Since abundant sources affirm the importance of smoking prevention efforts among youth, it is imperative to identify effective strategies that those in healthcare and education arenas can utilize to bolster health-seeking, tobacco-resistant behaviors in this vulnerable population. Valid associations exist between situational factors and smoking initiation, such as socioeconomic and socioenvironmental elements, educational attainment, peer influences, affective processes, and heritable traits (USDHHS, 2012). Based on these factors, numerous youth-based interventions aimed at reducing the prevalence of tobacco use (i.e., mass media campaigns, family and social influence interventions, and governmental regulations of the tobacco industry) have been utilized with variable success. For example, in the US, such interventions and considerable effort succeeded in achieving a rapid decrease of smoking prevalence from 1997 to 2003. Unfortunately, in that nation the decline slowed considerably from 2004 to 2010 (USDHHS, 2012). Commenting on this relative stagnation, the U.S. Surgeon General's office asserted that, although evidence-based strategies to prevent youth smoking are effective, they simply lack sufficient or consistent effort of application (USDHHS, 2012).

Consideration of the US’ ineffective suppression of the smoking epidemic despite substantial effort (Frieden, 2010) can potentially yield necessary changes in strategy for any nation interested in smoking deterrence. Although the 2012 report of the U.S. Surgeon General's office with regard to preventing youth smoking addresses interventional deterrents (USDHHS, 2012), it lacks emphasis on explicit attitudinal factors, known to have significant effect on behavior expression (Glasman & Albarracin, 2006). It is possible that implementation of smoking deterrent interventions bereft of attitudinal factor inclusion is one reason outcomes of efforts to reduce the smoking epidemic have become sluggish in the US. This review examines recently published research to identify associations between attitudinal factors and protection against youth smoking worldwide. The premise for the review is as follows: Identifying protective attitudinal factors could be useful in developing youth-based interventions for smoking prevention, most effective for application when life attitudes are in the early process of formation.

Theoretical Framework

  1. Top of page
  2. Abstract
  3. Theoretical Framework
  4. Methods
  5. Results
  6. Discussion
  7. Conclusions
  8. Acknowledgment
  9. References

Antonovsky's salutogenic model, a medical sociology theory used to describe and predict whether individuals stay well in the environment of hazardous influences, is a health-based framework with numerous applications (Alivia, Guadagni, & Roberti di Sarsina, 2011). The model approaches life, wellness, and illness from a health-oriented perspective and encourages a search for reasons that an organism readily adapts to environmental and situational challenges with intact function (Antonovsky, 1987). In contrast, the pathologic perspective, common in medical arenas, tends to blunt the ability of providers to engage effectively in health promotion activities (Skylar, 2012). Rather than employing a pathologic model that dwells on illness, the salutogenic model examines reasons for a person's pursuit of wellness.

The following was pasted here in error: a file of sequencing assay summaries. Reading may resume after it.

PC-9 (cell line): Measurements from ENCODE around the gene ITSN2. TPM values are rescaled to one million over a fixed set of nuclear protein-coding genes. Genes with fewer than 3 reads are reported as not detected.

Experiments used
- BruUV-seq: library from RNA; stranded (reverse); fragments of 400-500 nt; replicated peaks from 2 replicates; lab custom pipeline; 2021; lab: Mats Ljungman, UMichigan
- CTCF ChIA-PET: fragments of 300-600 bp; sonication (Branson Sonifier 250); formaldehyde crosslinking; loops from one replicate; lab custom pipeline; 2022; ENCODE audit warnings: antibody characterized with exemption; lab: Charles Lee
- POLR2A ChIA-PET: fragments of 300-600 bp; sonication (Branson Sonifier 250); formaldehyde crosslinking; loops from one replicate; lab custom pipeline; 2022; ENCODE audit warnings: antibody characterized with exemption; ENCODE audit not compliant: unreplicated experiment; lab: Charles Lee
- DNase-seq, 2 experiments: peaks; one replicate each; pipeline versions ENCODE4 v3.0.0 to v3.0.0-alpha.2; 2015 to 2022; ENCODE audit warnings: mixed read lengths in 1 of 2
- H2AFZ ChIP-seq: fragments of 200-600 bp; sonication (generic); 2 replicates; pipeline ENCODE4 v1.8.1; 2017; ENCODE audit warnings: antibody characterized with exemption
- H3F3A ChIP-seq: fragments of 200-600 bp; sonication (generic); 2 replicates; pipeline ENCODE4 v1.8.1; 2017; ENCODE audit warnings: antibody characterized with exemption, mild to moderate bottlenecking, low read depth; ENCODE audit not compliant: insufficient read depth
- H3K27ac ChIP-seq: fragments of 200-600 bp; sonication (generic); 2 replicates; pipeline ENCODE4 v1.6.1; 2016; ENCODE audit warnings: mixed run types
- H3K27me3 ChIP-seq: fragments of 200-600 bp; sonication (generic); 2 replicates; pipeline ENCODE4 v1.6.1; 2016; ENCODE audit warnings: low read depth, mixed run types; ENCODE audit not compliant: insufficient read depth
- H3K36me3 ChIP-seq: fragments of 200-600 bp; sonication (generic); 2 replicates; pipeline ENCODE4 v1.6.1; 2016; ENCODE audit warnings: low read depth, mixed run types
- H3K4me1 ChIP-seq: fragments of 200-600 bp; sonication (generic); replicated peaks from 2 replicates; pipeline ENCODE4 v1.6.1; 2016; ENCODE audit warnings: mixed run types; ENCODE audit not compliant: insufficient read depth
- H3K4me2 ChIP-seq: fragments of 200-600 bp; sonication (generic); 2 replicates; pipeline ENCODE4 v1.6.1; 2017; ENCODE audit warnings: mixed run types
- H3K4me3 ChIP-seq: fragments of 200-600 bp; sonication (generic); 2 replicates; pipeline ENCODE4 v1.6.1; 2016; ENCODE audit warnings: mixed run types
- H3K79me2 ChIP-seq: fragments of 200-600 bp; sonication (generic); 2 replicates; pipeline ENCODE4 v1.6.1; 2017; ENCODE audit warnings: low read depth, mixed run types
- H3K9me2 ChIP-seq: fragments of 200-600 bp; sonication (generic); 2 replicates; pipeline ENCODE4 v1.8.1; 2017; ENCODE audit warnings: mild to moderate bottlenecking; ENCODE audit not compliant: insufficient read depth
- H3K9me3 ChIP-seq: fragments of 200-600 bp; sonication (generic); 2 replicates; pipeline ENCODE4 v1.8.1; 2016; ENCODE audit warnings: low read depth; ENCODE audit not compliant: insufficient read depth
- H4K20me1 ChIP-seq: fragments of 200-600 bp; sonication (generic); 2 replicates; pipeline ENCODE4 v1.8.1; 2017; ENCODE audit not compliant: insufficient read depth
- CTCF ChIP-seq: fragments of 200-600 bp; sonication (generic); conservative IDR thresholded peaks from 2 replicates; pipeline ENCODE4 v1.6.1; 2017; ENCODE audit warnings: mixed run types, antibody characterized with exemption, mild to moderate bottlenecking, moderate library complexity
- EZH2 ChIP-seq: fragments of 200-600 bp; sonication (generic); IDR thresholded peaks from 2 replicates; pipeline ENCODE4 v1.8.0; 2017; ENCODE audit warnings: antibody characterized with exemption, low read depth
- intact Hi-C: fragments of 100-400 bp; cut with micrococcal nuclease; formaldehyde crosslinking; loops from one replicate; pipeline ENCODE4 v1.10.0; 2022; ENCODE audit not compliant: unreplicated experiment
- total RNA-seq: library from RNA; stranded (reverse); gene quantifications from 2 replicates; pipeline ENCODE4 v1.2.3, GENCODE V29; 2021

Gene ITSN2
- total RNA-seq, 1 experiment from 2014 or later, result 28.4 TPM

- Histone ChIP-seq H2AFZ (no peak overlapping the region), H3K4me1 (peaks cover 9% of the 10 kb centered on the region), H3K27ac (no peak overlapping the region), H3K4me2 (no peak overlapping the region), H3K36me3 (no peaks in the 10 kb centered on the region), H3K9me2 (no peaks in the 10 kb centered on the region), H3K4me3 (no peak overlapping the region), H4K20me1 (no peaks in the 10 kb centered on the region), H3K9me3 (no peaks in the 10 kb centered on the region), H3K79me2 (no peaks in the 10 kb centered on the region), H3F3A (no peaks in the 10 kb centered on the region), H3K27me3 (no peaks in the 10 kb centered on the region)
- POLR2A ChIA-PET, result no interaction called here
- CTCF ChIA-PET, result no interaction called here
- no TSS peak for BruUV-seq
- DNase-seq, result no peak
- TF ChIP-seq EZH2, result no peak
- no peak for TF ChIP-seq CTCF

The salutogenic model contends people may use general resistance resources, such as money and social support, to cope with stressors (Antonovsky, 1987). The primary explanation for one's ability to achieve tension management during stressful situations stems from the confidence that internal and external environments can be controlled with satisfactory result. This confidence is influenced by the person's sense of coherence, which largely determines the status of one's mental and physical health (Antonovsky, 1987). Antonovsky (1987) described the sense of coherence as a person's ability to process life stressors in a manageable, meaningful, and comprehensible manner that ultimately contributes positively to the health of the individual. In 1993, Antonovsky further described the sense of coherence not so much as a coping strategy, but as a “locus of control” or “mastery orientation,” much like a prevailing attitude. The theory asserts that certain personal attitudinal characteristics are important in demonstrating whether and to what extent one will make choices compatible with optimal health (Alivia et al., 2011). The most important of these factors, the motivational factor Antonovsky (1987) deems “meaningfulness,” facilitates determination to move toward a state of health or illness. Antonovsky (1987) developed a 29-point questionnaire (and an abbreviated 13-point version), in the format of a Likert scale, capable of measuring the strength of the sense of coherence with reasonable validity.

Antonovsky (1987) posited that the sense of coherence begins to develop in childhood and does not fully stabilize until around 30 years of age. The ability of most youth to adequately judge, process, and act on tension management and accordingly initiate independent health-seeking behaviors is limited, at least in part, by the immature developmental state of the sense of coherence (Antonovsky, 1987). Valid associations between the sense of coherence and youth health behaviors have been established. For example, Nilsson, Starrin, Simonsson, & Leppert (2007) published a study demonstrating a weaker sense of coherence associated with alcohol-related problems among youth. Of the various scales that measure sense of coherence, the 13-point scale has demonstrated validity when used in adolescent applications (Hagquist & Andrich, 2003).